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The rise of innovation in Asia

Startups in Asia are stepping out of Silicon Valley’s shadow to be leaders in technology and innovation.

Asia is now at the forefront of advancements in areas such as artificial intelligence (AI), micropayments and robotics, SuperReturn Asia 2017 heard.

Jenny Lee, managing partner at GGV Capital, said while firms in China had initially copied business models from the US, they were now surpassing it.

She added that China had more than 800 million mobile internet users, more than two-and-a-half times as many as in the US.

“The Chinese market has grown tremendously and because of that growth it has now surpassed the US in terms of the innovative models that we see,” she said.

Lee identified three key innovation trends in China, namely transportation disruption, such as ride sharing and bicycle sharing apps, autonomous cars and electric vehicles; automation, with robots replacing factory workers; and internet giants, such as Alibaba and Tencent, taking their business models international.

“We think China will continue to see a lot of startups emerge over the next five to 10 years,” she said.

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Innovation driven by talent

Joe Zhou, managing partner at Keytone Ventures, said innovation in China was being driven by rising labour costs.

China used to be based on cheaper labour, but going forward some of the new technological innovation and economic progress will rely on AI,” he said.

Zhou added that significant talent in the country was also driving progress.

He said China had around eight to 10 times more technology and engineering graduates than the US.

“China in the next five to 10 years will dominate in terms of a structured labour force that will be behind a lot of innovation,” Zhou said.

Duane Kuang, founding managing partner at Qiming Venture Partners, agreed that innovation in China was being buoyed by a large influx of top AI talent.

He said: “We are seeing a lot of innovation in the area of AI, where China is in the first tier globally.”

He added that China also had a global advantage due to the large amount of consumer data available, with this data necessary for developing machine learning and deep learning.

Kuang said there were also very supportive industrial policies in China which encouraged innovation, while the government was likely to see the development of autonomous driving as a way to leapfrog traditional and entrenched automakers in the rest of the world and create a home-grown auto industry.

He added that another area of meaningful innovation was the development of micropayments and mobile payments, which had enabled the creation of new business models offering payment for answering questions or sharing information.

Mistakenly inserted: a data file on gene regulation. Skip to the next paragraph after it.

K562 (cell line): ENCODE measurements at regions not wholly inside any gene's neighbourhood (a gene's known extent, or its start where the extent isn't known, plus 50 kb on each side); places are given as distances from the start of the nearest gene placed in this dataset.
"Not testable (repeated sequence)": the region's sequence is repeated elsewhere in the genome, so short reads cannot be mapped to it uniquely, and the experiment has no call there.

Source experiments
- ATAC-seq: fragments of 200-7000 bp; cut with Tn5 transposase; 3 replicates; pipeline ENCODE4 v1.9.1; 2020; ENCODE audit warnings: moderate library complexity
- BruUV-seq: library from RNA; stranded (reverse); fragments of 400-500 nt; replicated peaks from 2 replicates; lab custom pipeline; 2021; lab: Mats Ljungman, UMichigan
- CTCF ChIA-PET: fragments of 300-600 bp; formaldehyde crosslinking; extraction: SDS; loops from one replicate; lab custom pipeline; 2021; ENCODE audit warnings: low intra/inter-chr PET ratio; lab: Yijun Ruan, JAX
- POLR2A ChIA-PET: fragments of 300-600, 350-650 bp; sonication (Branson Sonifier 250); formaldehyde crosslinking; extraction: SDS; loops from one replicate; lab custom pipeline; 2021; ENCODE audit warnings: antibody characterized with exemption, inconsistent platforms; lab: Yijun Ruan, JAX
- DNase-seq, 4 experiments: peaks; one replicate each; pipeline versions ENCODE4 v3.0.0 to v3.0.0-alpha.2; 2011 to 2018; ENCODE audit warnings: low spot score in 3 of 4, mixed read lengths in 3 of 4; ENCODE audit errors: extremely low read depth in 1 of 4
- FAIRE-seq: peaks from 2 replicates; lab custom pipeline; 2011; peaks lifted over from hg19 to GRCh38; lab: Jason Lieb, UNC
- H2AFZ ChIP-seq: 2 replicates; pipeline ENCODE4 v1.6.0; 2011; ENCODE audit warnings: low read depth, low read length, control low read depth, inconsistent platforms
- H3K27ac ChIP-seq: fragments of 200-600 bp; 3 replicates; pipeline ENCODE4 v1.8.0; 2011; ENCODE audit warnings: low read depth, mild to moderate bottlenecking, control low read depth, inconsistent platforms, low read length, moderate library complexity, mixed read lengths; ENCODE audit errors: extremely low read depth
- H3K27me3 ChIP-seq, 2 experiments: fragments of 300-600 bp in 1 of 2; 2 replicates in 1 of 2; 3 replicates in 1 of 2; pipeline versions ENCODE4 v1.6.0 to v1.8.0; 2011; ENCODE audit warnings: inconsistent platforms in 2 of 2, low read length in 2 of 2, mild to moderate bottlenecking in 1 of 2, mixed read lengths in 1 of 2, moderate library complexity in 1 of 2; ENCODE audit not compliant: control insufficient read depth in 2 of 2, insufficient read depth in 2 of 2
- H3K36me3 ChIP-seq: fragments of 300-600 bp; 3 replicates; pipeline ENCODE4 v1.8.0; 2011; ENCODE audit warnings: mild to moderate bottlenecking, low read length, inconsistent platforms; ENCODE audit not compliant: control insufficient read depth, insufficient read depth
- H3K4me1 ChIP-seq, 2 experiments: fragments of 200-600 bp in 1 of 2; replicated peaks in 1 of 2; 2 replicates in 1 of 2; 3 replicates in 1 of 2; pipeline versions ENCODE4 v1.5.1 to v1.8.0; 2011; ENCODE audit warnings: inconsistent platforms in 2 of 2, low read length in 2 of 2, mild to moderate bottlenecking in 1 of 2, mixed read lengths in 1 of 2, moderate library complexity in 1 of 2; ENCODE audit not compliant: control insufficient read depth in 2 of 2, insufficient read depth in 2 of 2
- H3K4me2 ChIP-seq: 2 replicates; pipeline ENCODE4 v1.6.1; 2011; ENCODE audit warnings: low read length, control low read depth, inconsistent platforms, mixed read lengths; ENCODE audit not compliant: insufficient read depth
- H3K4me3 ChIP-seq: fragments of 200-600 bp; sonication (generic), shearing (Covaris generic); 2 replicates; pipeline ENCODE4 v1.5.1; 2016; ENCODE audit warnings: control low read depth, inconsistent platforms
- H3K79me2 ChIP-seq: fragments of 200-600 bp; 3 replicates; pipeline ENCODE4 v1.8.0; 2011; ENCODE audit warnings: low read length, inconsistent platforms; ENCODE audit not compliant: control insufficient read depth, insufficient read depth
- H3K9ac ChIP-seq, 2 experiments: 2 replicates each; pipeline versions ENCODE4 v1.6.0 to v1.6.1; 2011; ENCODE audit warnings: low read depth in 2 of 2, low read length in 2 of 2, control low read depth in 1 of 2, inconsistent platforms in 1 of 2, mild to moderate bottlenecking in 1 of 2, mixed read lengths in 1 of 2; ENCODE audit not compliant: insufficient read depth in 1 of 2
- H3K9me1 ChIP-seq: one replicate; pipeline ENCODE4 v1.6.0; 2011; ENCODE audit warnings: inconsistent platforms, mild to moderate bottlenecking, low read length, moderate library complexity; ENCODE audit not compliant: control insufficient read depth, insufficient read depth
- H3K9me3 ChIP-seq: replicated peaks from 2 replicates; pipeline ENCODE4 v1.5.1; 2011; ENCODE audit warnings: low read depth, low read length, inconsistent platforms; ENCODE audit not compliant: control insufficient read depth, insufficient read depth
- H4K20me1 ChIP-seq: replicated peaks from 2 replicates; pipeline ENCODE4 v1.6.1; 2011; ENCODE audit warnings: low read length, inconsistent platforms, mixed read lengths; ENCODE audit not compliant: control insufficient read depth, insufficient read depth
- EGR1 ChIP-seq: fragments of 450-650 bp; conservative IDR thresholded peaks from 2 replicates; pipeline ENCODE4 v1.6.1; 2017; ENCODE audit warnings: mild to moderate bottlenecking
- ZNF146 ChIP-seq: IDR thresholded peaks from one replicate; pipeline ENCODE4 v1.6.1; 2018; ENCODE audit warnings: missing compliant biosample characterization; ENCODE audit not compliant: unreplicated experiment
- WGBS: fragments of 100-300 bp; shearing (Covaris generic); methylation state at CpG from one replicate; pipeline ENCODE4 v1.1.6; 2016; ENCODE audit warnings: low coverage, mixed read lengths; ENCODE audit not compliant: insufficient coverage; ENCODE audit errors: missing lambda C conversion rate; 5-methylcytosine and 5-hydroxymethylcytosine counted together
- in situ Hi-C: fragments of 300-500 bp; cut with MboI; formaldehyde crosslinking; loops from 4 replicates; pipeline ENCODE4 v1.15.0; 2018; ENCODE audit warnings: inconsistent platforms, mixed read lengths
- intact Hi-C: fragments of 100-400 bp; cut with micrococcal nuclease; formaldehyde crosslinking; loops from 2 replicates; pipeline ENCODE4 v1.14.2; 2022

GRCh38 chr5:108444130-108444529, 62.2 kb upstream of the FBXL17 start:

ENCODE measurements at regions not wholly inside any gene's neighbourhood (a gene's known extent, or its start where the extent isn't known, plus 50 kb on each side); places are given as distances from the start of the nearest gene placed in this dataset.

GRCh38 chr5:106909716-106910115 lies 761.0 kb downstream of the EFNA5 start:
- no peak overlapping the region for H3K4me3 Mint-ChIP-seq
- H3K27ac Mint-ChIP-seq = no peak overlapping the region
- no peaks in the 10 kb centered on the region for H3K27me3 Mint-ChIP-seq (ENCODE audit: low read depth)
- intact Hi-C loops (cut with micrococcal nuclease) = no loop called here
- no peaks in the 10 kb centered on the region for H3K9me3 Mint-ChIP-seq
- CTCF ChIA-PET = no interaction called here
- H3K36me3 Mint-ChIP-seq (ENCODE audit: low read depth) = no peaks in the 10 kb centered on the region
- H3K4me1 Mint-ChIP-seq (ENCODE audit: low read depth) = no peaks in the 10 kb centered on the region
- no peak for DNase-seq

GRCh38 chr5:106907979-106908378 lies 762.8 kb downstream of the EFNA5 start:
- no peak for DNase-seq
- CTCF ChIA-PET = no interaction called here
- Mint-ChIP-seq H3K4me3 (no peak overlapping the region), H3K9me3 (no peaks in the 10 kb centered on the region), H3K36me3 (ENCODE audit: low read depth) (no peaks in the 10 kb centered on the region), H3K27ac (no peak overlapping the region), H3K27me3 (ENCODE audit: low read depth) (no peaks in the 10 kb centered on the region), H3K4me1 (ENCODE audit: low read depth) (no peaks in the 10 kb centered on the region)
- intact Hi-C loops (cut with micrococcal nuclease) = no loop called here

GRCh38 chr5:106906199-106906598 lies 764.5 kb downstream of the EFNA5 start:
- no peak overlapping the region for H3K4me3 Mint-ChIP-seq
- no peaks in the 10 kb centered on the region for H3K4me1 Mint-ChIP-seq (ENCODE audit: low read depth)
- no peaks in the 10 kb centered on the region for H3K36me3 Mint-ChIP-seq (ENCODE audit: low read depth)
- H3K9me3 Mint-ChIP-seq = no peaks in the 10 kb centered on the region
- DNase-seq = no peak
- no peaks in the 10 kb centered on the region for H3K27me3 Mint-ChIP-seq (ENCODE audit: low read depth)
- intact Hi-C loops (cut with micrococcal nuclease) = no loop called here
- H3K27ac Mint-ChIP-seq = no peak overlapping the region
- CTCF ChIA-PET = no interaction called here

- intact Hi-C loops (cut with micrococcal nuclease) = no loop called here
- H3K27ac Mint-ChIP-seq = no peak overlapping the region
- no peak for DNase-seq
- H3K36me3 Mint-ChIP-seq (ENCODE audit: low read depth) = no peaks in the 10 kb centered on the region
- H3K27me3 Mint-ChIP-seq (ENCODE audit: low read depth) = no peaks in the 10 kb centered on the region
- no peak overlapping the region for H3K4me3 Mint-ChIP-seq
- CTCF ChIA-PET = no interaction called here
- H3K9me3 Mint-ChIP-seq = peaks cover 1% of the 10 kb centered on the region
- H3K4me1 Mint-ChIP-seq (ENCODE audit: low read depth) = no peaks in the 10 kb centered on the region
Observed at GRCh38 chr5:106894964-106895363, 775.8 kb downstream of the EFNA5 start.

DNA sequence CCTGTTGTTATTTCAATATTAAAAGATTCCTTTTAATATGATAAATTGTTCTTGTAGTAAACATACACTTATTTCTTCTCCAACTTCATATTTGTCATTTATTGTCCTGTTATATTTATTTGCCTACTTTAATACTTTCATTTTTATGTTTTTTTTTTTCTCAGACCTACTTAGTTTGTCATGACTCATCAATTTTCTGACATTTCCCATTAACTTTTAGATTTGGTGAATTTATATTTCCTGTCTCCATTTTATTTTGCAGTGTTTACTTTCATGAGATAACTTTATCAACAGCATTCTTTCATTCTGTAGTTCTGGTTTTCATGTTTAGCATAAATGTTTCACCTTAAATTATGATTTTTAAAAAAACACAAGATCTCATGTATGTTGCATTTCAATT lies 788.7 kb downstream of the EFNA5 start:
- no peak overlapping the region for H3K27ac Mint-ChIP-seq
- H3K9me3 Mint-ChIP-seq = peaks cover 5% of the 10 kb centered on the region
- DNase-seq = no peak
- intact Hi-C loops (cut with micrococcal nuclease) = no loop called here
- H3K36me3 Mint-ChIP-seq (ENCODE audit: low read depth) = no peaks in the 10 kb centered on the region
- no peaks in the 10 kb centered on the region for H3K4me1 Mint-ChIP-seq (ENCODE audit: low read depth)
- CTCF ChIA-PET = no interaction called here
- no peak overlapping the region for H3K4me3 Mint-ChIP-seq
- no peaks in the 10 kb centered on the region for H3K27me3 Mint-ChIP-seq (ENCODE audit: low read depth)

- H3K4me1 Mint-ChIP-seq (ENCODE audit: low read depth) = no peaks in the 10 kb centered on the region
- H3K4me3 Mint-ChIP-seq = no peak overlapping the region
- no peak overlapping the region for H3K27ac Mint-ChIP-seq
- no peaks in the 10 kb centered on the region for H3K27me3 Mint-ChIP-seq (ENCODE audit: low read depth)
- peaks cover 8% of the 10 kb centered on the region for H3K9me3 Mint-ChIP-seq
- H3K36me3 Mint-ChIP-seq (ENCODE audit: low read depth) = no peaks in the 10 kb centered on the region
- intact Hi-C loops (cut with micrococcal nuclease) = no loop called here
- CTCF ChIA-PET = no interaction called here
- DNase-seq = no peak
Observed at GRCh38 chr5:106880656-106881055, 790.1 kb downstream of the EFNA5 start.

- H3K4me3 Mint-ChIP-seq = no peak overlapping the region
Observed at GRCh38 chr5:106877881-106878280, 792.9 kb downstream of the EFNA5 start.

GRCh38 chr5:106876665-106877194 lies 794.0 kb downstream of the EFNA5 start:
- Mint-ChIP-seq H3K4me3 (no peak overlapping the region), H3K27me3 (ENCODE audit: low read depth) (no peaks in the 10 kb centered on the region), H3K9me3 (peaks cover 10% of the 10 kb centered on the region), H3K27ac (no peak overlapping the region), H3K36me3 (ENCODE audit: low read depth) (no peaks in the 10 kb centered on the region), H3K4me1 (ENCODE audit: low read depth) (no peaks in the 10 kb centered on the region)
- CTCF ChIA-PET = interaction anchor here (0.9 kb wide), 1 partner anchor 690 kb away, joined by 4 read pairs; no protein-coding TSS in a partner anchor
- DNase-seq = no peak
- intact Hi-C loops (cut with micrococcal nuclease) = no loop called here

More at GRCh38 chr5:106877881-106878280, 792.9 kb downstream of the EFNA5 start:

“With all of these factors we see a lot of opportunities and we are investing in quite a few of them,” he said.

Amit Anand, founding partner at Jungle Ventures Pte Ltd, pointed out that while South East Asia was around five years behind China in terms of innovation, it also had tremendous potential.

“The reason you are seeing innovation come out of Asia is that necessity is the mother of invention.”

“There is no other choice but to innovate. We have to find unique approaches to solving local problems and if you are insightful enough you can create businesses that solve global problems.”

He added that Singapore and Bangalore were the main centres of innovation in Asia outside of China, particularly in the areas of healthcare and financial services.

Investment opportunities

In terms of investment opportunities, Lee said GGV Capital was looking at the areas of consumer consumption and e-commerce, particularly cross-border business models and offline disruption coming out of mobile payments.

She also likes frontier technology, particularly automation, pointing out that 90% of factories in China are not automated.

Anand sees the biggest opportunity in the region as being in financial services.

He pointed out that in Indonesia out of 250 million people only 11 million have a credit score.

“A lot of companies are venturing into this space, whether it is digital banks or companies capturing data, there is so much opportunity to be tapped into by start-ups,” he said.

“More and more we are looking for companies which capture data or build proprietary networks which will make it hard for companies from the US or China to come in.”

Kuang is interested in robotics.

“I believe China can be one of the earliest countries to come up with useable consumer robots,” he said.

He also sees opportunities in the area of clean technology.

“We are seeing a lot of emphasis by the government to clean up the air and clean up the water and that is going to drive innovation,” he said.

Zhou said Asia offered investors significant opportunities.

“If you want to invest in technology in the next five to 10 years, Asia is definitely the place,” he said.

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